New Year’s Eve Traditions around the World

The New Year is one of the few occasions that is celebrated in nearly every country around the world. New Year festivities in different countries may seem similar on the surface, but amid all the fireworks and parties, every culture has a unique take on welcoming the coming year.

In this post, Tree Classics takes a look at some of the most interesting New Year’s Eve traditions around the world.

Peru

One of the most interesting of the country’s many traditions is the act of foretelling the next year’s fortunes using potatoes. Three potatoes are placed under a chair or sofa–one peeled, one half peeled and one unpeeled. At midnight, one potato is chosen at random, which forecasts the state of next year’s finances, with the peeled potato signifying no money, half-peeled a regular year, and unpeeled a great bounty in the year ahead.

Philippines

The Philippines has several New Year’s Eve traditions such as wearing polka dot clothing for prosperity, keeping pockets and wallets filled with coins and money, and opening all doors and windows (including all drawers, cupboards, and cabinets) at home to allow good luck to enter.

A big part of the preparations in the Philippines involves coming up with 12 round fruits to serve on the last eve of the year. Ideally, there should be 12 different kinds of fruit, each signifying a month of the year, and therein lies the challenge. There are a limited number of round fruits in some regions so some settle with non-circular fruits to complete the 12 kinds.

South Africa

Throwing furniture out of the window has become a tradition in the South African city of Johannesburg–one that local authorities have been keen to stamp out in the face of rising pedestrian injuries. A police crackdown on the practice was nearly successful in eliminating it last New Year’s, though rising cost of living in the city may have also had something to do with curbing the expensive tradition.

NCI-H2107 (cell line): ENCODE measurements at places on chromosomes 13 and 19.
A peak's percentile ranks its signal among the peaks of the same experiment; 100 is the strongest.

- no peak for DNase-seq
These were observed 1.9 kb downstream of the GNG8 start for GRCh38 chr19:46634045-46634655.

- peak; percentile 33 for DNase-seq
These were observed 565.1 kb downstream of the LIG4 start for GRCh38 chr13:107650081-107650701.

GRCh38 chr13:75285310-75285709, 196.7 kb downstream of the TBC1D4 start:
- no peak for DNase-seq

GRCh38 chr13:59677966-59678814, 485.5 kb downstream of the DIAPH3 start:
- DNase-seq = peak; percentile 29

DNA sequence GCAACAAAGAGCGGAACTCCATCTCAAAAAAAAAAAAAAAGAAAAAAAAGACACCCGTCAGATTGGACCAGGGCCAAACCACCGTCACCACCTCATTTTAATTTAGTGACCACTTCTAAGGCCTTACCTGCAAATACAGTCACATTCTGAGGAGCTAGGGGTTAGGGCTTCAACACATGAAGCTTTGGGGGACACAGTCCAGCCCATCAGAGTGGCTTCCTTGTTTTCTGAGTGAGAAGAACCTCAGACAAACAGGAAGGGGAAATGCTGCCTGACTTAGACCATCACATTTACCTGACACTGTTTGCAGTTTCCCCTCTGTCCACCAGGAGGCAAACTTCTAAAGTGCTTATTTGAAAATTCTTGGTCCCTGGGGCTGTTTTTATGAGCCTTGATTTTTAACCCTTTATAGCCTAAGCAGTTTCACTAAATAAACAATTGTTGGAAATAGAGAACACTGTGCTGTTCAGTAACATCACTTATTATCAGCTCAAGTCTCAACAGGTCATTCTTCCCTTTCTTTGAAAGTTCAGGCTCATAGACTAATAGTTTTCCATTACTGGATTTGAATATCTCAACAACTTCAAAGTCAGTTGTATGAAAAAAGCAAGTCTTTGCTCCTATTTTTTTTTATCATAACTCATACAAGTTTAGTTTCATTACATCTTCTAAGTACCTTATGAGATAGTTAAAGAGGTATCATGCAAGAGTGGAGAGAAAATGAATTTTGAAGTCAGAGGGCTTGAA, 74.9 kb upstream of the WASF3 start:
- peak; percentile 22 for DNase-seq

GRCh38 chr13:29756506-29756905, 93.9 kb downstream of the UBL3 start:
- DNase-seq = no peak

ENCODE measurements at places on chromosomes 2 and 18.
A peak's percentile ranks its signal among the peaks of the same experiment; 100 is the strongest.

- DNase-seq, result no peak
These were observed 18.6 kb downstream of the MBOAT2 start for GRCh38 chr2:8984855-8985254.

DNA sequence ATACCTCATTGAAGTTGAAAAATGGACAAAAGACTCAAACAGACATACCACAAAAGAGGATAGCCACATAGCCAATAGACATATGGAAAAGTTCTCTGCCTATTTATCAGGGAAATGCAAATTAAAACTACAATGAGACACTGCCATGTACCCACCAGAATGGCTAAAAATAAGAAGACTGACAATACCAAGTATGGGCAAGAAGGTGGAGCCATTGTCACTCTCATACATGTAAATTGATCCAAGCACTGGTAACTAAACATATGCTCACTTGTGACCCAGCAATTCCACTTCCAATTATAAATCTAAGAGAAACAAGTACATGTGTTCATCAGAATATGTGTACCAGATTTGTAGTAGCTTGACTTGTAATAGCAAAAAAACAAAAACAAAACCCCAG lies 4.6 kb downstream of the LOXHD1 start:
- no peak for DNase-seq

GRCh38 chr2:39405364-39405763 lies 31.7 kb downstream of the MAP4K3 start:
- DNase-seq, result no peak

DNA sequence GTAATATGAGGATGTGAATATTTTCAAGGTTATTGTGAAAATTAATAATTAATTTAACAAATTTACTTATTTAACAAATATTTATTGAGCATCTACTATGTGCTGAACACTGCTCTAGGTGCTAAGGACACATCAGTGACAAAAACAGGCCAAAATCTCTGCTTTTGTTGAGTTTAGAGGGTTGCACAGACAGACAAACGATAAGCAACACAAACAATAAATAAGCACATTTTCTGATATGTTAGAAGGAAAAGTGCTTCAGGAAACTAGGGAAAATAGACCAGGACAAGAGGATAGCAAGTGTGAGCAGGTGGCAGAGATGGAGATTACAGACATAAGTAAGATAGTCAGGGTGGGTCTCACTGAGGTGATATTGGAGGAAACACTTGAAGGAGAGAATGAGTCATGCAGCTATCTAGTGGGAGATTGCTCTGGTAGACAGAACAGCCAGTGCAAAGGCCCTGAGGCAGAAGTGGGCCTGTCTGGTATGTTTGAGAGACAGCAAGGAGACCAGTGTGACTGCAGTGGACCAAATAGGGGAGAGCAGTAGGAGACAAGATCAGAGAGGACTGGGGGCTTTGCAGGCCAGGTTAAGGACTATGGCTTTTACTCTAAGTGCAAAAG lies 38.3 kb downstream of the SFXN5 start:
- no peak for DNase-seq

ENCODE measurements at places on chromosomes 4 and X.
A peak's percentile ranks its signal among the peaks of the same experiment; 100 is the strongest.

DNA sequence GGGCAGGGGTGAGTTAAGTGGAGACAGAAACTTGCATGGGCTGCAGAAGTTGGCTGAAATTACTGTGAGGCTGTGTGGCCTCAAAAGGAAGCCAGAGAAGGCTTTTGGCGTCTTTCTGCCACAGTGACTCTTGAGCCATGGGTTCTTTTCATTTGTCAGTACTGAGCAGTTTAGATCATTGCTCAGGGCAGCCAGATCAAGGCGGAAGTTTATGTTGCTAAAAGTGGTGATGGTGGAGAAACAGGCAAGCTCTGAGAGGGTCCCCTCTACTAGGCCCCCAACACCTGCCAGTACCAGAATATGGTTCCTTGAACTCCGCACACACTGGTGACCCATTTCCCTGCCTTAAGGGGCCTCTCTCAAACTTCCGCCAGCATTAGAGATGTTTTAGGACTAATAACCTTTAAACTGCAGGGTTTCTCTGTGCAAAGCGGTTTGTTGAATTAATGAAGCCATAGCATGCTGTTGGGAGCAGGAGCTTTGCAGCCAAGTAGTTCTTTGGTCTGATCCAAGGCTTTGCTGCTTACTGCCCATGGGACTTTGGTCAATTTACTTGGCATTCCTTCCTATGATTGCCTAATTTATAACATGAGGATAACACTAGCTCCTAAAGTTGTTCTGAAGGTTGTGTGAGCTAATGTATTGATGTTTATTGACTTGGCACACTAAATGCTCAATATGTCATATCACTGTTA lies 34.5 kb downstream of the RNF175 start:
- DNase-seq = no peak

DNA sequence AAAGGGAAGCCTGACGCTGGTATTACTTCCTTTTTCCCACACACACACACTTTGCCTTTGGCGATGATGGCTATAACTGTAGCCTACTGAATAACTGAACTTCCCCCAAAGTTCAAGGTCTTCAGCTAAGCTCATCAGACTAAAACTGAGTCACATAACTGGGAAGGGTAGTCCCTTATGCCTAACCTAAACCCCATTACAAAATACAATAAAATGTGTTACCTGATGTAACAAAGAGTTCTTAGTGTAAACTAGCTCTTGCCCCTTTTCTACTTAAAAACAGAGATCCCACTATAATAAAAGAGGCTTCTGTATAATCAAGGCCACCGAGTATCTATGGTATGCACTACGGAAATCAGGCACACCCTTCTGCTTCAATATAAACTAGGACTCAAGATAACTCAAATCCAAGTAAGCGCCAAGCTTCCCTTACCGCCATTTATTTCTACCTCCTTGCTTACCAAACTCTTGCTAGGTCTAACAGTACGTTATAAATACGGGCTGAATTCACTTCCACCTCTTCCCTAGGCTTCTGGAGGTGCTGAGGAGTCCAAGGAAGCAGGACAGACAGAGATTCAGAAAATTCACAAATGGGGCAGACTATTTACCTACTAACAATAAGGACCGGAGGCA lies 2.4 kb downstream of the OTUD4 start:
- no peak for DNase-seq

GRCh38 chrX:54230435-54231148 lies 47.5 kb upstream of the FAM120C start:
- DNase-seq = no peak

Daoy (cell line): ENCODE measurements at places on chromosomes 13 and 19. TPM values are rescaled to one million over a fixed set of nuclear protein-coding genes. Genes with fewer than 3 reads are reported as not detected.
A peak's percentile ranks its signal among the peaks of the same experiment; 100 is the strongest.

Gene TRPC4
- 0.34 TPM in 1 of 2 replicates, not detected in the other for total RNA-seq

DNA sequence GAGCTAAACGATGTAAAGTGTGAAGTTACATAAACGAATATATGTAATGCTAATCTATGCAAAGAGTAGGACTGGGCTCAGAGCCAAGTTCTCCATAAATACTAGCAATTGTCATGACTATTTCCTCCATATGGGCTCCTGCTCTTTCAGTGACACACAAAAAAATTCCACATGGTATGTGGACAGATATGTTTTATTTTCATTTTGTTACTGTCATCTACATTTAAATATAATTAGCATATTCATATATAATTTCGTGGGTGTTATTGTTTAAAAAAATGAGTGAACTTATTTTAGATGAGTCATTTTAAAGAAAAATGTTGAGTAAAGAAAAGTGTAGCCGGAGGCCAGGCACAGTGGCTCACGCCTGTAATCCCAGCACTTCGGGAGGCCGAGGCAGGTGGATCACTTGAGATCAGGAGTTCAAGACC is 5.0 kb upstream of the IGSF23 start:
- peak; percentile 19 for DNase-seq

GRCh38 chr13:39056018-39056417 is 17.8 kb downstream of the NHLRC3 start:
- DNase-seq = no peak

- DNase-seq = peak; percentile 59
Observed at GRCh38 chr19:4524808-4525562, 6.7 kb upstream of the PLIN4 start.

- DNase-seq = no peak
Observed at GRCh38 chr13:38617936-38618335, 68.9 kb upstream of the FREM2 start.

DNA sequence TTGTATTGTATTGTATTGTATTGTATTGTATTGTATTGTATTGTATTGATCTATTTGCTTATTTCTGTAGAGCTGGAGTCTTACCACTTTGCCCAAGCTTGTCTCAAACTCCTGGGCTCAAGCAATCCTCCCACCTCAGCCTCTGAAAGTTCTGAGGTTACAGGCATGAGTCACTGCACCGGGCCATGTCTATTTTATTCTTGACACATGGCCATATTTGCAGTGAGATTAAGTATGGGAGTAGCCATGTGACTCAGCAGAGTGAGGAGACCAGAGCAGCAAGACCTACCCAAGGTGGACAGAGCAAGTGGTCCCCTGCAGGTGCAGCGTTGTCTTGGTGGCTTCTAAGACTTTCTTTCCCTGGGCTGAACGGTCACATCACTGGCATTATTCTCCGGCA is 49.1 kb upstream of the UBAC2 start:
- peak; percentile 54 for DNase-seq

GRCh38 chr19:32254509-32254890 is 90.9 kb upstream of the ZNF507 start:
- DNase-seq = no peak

Spain

Spanish tradition holds that eating 12 grapes just before midnight will bring good fortune for all 12 months of the upcoming year. One grape is eaten at every chime of the bell, or after announcing each number counting down from 12 to 1. The custom often sparks a contest of who can cram the grapes into their mouth fastest.

Puerto Rico

Water is a valued element in Puerto Rico, which is why it’s part of many of their New Year traditions. To drive away evil spirits, they throw a bucket of water out the window as the clock strikes midnight on New Year’s Eve. For those living near lakes or other bodies of water, they ward off evil spirits by falling backward into the waves as the clock strikes 12.

Brazil

To bring good luck for the New Year, Brazilians are known to wear white during the festivities. Brazil’s beautiful Copacabana Beach is also part of the tradition, with many Brazilians making the trip so they can watch the fireworks and throw white flowers into the sea waters. Making a wish is customary, with the flowers acting as offerings to Iemanjá, patron spirit of fishermen and shipwreck survivors.

Russia

Before midnight, Russians set the table, sit down, and offer a farewell to the past year. Very often families turn their TV’s on to listen to the President’s speech on New Year’s Eve.

The President’s speech is usually followed by chimes from the big clock in Kremlin. According to tradition, a wish can be made while the chimes are sounding for the New Year. One way to do it is by writing down your wish on a piece of paper, burning it, then dipping the ashes into a glass of champagne to be consumed as the clock strikes midnight.

With the many varying New Year’s Eve traditions each country has, this occasion is an excellent example of how different our cultures can be. However, it’s also an example of how, despite the different ways in which we welcome the New Year, all of us endeavor for the same thing—prosperity and good fortune for the whole year.

Happy New Year, everyone! What New Year’s Eve traditions do you have at home? Share them with us in the comments below.

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